As a kid, one of my favorite things about Easter wasn’t the candy and food (although honestly, those are always a bonus), but the egg decorating.
I used to love decorating eggs around the kitchen table with my dad and sister while my mom watched from a safe enough distance to not get as messy as we made the dining room table and our hands. After what felt like hours working on our Easter masterpieces, my sister and I would be disappointed that we ran out of eggs and the fun had to stop. Every year I would ask to boil more and more eggs… we would dye almost 2 dozen eggs some years, which I realize now is a bit excessive for a family of four.
It’s many years later and a few days after our most recent Easter and, if you have a kid similar to the child I was come Easter, you might find yourself up to your ears in boiled eggs. There are so many salted and peppered boiled eggs one can stand, so here are two alternatives for you.
The first recipe is for the Classic Deviled Egg that I grew up with. The older I’ve gotten, the more deviled eggs I’ve eaten, and I have to say that this classic is the classic for me. There’s nothing too special or fancy about it, but the use of dry mustard instead of prepared is what makes this egg my favorite little devil.
The second recipe is a little more flavorful and has more texture appeal. This recipe is for those who don’t like mayo (inspired by my boyfriend and sister because of their absolute distaste for the stuff). I use a garlic aioli and pickle relish in this egg, and the non-mayo-eaters and mayo-eaters alike really loved them. When I recently made deviled eggs for a Game of Thrones party (I made Deviled Dragon Eggs), the Garlic Aioli Deviled Eggs were the first to go!
I recommend using Trader Joe’s Aioli Garlic Mustard Sauce. No, sadly I am not sponsored by Trader Joe’s, but this sauce is delicious on everything, not in deviled eggs. This sauce gives the eggs a garlicky taste without being too overpowering, and a nice bit of acidity from the mustard.
A few tips for before you begin:
- Use the smallest pot you can so that the eggs fit snuggly together. The more nestled they are, the less space they have to dance around and crack from bumping into each other when they boil.
- Salt the water in order to help prevent boil over spillage. This also helps create a little barrier between the eggs so they won’t break as easily.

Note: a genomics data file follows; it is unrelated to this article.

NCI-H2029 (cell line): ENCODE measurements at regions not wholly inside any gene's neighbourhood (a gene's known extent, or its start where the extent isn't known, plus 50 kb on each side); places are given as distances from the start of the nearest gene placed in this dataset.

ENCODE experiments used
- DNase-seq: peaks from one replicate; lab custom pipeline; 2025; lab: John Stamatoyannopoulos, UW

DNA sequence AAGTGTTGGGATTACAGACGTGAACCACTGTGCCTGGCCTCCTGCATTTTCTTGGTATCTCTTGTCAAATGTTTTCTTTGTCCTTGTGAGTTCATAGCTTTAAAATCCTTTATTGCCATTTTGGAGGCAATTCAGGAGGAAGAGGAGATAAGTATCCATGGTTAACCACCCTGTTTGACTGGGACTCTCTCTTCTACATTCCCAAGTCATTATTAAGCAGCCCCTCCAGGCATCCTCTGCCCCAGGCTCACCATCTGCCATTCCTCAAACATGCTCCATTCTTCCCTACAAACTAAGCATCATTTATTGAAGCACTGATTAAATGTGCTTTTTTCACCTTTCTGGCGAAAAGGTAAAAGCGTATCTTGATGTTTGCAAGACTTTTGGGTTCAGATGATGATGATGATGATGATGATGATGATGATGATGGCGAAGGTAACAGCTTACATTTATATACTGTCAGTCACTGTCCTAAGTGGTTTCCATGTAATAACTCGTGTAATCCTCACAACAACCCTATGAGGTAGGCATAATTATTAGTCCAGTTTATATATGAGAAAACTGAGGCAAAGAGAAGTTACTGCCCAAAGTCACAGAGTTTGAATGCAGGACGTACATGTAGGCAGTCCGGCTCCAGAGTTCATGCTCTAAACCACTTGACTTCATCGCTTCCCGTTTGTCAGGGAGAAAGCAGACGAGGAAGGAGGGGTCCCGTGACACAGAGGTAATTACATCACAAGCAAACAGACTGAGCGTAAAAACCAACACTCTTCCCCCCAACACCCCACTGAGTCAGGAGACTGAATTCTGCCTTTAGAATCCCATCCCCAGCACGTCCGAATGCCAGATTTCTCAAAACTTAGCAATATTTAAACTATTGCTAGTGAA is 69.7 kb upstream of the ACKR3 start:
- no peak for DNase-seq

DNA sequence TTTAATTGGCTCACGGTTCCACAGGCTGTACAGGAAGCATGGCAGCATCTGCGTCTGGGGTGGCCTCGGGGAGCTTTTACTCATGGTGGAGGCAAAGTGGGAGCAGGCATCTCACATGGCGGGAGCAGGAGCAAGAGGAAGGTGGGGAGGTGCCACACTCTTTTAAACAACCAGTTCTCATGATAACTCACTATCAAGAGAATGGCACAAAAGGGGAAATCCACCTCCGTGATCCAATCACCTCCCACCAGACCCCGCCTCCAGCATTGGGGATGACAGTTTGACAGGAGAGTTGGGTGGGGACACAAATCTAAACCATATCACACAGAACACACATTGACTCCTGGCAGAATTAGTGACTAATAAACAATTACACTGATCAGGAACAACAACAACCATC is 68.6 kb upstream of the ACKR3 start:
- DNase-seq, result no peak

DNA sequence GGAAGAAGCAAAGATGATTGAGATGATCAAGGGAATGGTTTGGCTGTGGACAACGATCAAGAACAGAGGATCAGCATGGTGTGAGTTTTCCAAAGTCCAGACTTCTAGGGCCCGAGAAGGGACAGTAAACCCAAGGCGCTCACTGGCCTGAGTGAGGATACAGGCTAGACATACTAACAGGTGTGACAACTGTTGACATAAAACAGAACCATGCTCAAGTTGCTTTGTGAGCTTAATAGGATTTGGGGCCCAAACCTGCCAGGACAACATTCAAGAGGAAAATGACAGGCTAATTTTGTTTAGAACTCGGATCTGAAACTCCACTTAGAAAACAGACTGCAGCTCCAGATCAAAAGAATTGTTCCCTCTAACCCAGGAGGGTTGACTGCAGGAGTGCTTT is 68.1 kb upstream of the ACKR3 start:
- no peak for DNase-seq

- The recipes I give will yield 12 deviled eggs. It never hurts to throw an extra egg or two into the pot if you have the space so that if some eggs crack and don’t seem usable, you have a backup or two.
- Let your eggs cool completely before peeling. If you don’t, you risk tearing some of the white off with the shell. I usually dump out the hot water and fill the pot with cold water. I change the water out every ten minutes or so in order to keep pulling the heat off the eggs. You can also just cook the eggs hours before you plan to prepare them and stick them in the refrigerator.
- Fill your egg whites by whatever means work for you. Sometimes I’ll just spoon the filling in, and sometimes I’ll fill a plastic bag and snip the end off to pipe the white whites with filling. It really just depends on how pretty I want them to look. Piping might seem more tedious at first, but you handle the egg white less this way, which reduces the chances of it tearing.
- Lay a paper towel or two down on the cutting board as you slice and fill. This will absorb the excess water from the eggs being rinsed and will keep them from sliding around as you will them. It also makes them easier (and more appetizing!) to store and travel with because they won’t be wet and sliding around the serving dish or container they’re being kept in.
Your eggs can be stored in the fridge for up to 5 days, as long as they are covered in an air-tight container. They are a super easy make-ahead crowd-pleaser for any get together, and a great midday or after school snack. Let me know which you’d like to try or, if you make either, make sure to tag me on Instagram and let me know how they turned out!